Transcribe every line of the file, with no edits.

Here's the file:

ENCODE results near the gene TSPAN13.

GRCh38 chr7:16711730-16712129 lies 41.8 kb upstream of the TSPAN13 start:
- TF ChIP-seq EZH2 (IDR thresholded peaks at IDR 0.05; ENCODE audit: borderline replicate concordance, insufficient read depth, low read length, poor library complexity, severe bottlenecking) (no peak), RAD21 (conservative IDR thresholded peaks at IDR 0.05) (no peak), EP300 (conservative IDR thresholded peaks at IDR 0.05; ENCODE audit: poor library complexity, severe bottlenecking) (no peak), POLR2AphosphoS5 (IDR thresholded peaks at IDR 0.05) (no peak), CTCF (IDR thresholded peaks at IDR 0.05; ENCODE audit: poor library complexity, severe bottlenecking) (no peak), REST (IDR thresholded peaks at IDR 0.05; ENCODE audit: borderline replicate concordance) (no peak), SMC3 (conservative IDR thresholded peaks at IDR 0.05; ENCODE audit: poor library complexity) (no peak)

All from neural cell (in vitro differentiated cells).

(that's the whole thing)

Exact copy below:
ENCODE results near the gene TSPAN13.

GRCh38 chr7:16711730-16712129 lies 41.8 kb upstream of the TSPAN13 start:
- TF ChIP-seq EZH2 (IDR thresholded peaks at IDR 0.05; ENCODE audit: borderline replicate concordance, insufficient read depth, low read length, poor library complexity, severe bottlenecking) (no peak), RAD21 (conservative IDR thresholded peaks at IDR 0.05) (no peak), EP300 (conservative IDR thresholded peaks at IDR 0.05; ENCODE audit: poor library complexity, severe bottlenecking) (no peak), POLR2AphosphoS5 (IDR thresholded peaks at IDR 0.05) (no peak), CTCF (IDR thresholded peaks at IDR 0.05; ENCODE audit: poor library complexity, severe bottlenecking) (no peak), REST (IDR thresholded peaks at IDR 0.05; ENCODE audit: borderline replicate concordance) (no peak), SMC3 (conservative IDR thresholded peaks at IDR 0.05; ENCODE audit: poor library complexity) (no peak)

All from neural cell (in vitro differentiated cells).